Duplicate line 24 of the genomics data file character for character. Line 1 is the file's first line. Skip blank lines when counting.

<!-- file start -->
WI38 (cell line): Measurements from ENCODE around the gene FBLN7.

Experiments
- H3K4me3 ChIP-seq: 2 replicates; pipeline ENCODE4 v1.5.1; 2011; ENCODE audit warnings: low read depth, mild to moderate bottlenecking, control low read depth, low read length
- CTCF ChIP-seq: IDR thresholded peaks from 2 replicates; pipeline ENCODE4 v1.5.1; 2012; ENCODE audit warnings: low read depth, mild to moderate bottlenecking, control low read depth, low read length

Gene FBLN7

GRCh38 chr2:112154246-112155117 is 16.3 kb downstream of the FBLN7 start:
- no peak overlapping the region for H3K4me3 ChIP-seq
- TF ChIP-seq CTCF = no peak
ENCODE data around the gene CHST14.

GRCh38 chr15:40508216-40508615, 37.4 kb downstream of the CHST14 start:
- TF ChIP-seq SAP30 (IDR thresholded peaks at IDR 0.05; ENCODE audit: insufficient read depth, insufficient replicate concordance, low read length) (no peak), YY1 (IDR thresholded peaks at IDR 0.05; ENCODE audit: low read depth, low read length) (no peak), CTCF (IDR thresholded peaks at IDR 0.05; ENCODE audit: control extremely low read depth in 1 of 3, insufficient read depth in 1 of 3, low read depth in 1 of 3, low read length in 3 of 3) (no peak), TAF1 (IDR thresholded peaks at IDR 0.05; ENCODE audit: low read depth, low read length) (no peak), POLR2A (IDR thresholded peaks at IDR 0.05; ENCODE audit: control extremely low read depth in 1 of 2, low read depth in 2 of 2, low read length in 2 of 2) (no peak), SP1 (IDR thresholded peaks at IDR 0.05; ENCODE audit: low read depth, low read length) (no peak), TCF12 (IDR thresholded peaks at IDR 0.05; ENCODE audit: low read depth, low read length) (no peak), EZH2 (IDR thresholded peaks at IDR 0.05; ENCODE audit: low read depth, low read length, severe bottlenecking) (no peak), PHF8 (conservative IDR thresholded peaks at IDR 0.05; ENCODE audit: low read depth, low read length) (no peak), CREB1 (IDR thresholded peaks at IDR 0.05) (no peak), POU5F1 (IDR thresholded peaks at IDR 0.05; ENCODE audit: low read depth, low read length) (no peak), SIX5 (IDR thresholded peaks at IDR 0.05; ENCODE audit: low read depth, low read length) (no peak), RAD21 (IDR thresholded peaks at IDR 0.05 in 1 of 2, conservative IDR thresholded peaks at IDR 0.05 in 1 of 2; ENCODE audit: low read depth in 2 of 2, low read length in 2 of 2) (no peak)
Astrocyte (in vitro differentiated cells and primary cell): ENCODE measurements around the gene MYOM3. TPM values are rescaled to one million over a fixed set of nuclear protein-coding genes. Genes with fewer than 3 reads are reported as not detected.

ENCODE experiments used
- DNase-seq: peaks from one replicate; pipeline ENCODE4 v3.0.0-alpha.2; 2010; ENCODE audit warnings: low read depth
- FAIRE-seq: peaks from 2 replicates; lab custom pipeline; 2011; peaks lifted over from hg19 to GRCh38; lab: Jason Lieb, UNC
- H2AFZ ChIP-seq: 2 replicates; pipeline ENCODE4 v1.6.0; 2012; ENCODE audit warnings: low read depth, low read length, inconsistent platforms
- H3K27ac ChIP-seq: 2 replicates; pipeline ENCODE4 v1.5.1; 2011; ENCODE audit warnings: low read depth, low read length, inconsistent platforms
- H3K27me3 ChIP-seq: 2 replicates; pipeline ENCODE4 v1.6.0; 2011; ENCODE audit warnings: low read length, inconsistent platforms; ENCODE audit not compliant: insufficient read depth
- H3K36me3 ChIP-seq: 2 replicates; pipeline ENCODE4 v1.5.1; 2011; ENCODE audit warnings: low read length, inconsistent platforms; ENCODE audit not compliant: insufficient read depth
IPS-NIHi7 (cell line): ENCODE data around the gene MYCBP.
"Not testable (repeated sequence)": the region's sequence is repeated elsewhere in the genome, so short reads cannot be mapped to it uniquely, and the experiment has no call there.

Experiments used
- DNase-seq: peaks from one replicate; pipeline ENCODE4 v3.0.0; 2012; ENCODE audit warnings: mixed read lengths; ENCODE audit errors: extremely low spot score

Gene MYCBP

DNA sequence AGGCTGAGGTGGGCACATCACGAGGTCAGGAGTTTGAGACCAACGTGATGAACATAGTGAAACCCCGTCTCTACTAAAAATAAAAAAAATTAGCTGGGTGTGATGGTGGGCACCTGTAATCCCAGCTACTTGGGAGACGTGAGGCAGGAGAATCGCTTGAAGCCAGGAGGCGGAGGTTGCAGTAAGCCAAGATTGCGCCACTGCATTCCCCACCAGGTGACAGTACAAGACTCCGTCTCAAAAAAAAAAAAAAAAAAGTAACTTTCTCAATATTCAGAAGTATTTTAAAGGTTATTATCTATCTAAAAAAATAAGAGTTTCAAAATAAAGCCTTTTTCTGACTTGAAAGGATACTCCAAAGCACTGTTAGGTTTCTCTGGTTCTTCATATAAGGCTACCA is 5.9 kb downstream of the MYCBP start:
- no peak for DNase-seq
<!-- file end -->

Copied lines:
Gene MYCBP